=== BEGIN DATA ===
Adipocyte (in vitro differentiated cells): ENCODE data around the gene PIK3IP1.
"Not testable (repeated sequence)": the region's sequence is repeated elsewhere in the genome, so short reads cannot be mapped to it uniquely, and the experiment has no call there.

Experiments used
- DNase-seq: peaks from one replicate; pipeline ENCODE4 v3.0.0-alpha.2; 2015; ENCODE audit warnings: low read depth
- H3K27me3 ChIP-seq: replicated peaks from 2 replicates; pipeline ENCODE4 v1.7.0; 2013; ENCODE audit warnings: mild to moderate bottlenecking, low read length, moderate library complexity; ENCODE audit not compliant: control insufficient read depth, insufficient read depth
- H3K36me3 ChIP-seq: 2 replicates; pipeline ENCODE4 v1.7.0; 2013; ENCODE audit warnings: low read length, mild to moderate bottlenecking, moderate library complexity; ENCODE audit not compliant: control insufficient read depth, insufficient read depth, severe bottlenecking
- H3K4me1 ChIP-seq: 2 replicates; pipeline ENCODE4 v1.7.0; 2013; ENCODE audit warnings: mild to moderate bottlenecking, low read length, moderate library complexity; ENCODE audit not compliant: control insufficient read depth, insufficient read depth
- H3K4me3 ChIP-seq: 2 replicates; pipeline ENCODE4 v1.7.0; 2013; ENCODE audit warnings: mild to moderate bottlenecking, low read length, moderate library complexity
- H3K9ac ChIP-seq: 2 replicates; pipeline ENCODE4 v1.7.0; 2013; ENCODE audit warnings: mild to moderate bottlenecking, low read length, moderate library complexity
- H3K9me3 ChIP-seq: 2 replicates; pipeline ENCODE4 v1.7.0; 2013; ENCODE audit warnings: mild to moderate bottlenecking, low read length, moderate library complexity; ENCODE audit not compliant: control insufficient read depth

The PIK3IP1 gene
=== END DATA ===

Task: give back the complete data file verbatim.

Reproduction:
Adipocyte (in vitro differentiated cells): ENCODE data around the gene PIK3IP1.
"Not testable (repeated sequence)": the region's sequence is repeated elsewhere in the genome, so short reads cannot be mapped to it uniquely, and the experiment has no call there.

Experiments used
- DNase-seq: peaks from one replicate; pipeline ENCODE4 v3.0.0-alpha.2; 2015; ENCODE audit warnings: low read depth
- H3K27me3 ChIP-seq: replicated peaks from 2 replicates; pipeline ENCODE4 v1.7.0; 2013; ENCODE audit warnings: mild to moderate bottlenecking, low read length, moderate library complexity; ENCODE audit not compliant: control insufficient read depth, insufficient read depth
- H3K36me3 ChIP-seq: 2 replicates; pipeline ENCODE4 v1.7.0; 2013; ENCODE audit warnings: low read length, mild to moderate bottlenecking, moderate library complexity; ENCODE audit not compliant: control insufficient read depth, insufficient read depth, severe bottlenecking
- H3K4me1 ChIP-seq: 2 replicates; pipeline ENCODE4 v1.7.0; 2013; ENCODE audit warnings: mild to moderate bottlenecking, low read length, moderate library complexity; ENCODE audit not compliant: control insufficient read depth, insufficient read depth
- H3K4me3 ChIP-seq: 2 replicates; pipeline ENCODE4 v1.7.0; 2013; ENCODE audit warnings: mild to moderate bottlenecking, low read length, moderate library complexity
- H3K9ac ChIP-seq: 2 replicates; pipeline ENCODE4 v1.7.0; 2013; ENCODE audit warnings: mild to moderate bottlenecking, low read length, moderate library complexity
- H3K9me3 ChIP-seq: 2 replicates; pipeline ENCODE4 v1.7.0; 2013; ENCODE audit warnings: mild to moderate bottlenecking, low read length, moderate library complexity; ENCODE audit not compliant: control insufficient read depth

The PIK3IP1 gene